Petitioner's reading of Suders, however, is mistaken. In reliance on Ellerth and Faragher, the Court in Suders held that an employer is strictly liable for a su pervisor's action in causing a constructive discharge when the act precipitating the constructive discharge constitutes a tangible employment action. 542 U.S. at 134, 147-150. In contrast, the Court held that when the act precipitating the constructive discharge does not constitute a tangible employment action, an employer may avoid liability by proving the Ellerth and Faragher affirmative defense. Ibid.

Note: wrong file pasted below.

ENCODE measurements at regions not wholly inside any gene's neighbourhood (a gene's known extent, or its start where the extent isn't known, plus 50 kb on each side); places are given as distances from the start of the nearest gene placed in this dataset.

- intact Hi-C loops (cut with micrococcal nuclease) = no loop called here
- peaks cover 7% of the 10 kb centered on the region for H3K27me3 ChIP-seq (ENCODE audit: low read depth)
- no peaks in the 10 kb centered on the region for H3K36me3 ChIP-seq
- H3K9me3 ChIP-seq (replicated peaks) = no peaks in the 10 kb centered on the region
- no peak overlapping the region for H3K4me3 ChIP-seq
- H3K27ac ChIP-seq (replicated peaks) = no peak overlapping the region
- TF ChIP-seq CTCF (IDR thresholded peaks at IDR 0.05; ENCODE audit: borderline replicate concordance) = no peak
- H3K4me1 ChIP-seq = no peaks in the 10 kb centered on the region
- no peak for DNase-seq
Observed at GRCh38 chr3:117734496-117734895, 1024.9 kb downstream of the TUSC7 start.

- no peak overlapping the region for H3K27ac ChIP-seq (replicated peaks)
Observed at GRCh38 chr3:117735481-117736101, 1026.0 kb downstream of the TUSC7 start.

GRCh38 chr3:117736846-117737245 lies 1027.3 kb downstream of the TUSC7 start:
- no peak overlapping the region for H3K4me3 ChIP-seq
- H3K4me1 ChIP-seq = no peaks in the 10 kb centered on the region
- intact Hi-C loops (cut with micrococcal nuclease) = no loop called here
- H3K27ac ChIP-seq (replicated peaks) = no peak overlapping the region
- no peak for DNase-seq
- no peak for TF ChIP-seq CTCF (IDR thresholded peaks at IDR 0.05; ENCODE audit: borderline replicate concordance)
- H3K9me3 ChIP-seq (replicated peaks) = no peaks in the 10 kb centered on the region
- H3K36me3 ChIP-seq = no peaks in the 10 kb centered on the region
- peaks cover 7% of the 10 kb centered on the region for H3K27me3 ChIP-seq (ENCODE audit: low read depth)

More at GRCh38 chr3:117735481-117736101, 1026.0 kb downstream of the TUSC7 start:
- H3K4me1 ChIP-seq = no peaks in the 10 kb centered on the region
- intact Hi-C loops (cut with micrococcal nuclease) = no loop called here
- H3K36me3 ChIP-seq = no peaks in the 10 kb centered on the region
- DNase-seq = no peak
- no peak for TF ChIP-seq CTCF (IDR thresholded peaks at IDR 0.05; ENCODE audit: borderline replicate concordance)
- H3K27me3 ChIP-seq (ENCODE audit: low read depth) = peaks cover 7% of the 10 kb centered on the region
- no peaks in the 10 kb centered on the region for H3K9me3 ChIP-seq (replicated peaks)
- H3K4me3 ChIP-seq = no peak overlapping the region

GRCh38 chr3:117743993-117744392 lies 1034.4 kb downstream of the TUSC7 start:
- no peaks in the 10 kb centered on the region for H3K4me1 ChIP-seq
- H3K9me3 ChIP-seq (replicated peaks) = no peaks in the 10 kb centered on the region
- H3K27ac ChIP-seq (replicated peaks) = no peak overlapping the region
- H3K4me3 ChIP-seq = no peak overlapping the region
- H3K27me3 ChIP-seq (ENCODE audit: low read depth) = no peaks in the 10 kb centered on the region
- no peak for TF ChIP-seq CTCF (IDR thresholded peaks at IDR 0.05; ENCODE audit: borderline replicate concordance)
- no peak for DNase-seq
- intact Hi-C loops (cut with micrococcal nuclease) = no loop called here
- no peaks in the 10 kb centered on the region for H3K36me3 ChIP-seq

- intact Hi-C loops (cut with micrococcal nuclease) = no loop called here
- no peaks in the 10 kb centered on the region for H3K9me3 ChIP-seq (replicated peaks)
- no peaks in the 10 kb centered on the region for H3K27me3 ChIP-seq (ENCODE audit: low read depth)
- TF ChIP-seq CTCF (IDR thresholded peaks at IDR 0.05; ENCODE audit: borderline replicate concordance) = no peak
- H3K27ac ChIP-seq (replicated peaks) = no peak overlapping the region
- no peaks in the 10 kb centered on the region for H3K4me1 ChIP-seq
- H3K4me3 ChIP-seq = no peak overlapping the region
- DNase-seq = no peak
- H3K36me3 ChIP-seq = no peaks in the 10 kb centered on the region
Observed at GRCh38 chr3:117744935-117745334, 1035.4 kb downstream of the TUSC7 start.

In reaching those conclusions, the Court did not de part from Ellerth's definition of a tangible employment action. To the contrary, the Court quoted with approval Ellerth's holding that a tangible employment action "constitutes a significant change in employment status, such as hiring, firing, failing to promote, reassignment with significantly different responsibilities, or a decision causing a significant change in benefits." Suders, 542 U.S. at 144 (quoting Ellerth, 524 U.S. at 761). Consis tent with its approval of that standard, the Court in Suders stated that an employer would be strictly liable for a constructive discharge when it is precipitated by "a humiliating demotion, extreme cut in pay, or transfer to a position in which [an employee] would face unbearable working conditions." Id. at 134. Each of those actions clearly qualifies as a significant change in employment status and therefore a tangible employment action.